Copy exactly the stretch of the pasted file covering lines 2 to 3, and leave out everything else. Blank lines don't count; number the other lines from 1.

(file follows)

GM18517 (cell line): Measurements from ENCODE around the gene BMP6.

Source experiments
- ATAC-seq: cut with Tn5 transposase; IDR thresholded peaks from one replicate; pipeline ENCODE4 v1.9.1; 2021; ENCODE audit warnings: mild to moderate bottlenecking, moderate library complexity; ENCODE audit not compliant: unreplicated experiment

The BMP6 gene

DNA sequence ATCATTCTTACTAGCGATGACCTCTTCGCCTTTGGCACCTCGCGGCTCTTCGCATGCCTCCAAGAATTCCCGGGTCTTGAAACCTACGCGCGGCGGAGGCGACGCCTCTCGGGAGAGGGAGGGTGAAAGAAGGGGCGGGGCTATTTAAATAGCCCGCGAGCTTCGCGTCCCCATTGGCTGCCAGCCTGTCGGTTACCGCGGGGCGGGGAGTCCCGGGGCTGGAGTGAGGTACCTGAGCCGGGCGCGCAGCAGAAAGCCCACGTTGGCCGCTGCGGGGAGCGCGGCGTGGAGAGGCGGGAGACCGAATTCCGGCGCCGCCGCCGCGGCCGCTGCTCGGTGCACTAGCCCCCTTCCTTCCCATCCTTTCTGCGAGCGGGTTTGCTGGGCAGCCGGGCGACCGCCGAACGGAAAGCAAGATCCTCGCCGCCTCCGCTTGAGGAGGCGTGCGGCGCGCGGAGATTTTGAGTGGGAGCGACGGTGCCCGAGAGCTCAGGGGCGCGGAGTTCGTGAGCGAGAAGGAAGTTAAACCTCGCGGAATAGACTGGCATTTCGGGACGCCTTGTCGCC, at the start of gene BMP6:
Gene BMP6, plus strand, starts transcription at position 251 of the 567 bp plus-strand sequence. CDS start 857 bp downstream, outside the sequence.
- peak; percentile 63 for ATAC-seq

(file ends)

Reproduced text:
Source experiments
- ATAC-seq: cut with Tn5 transposase; IDR thresholded peaks from one replicate; pipeline ENCODE4 v1.9.1; 2021; ENCODE audit warnings: mild to moderate bottlenecking, moderate library complexity; ENCODE audit not compliant: unreplicated experiment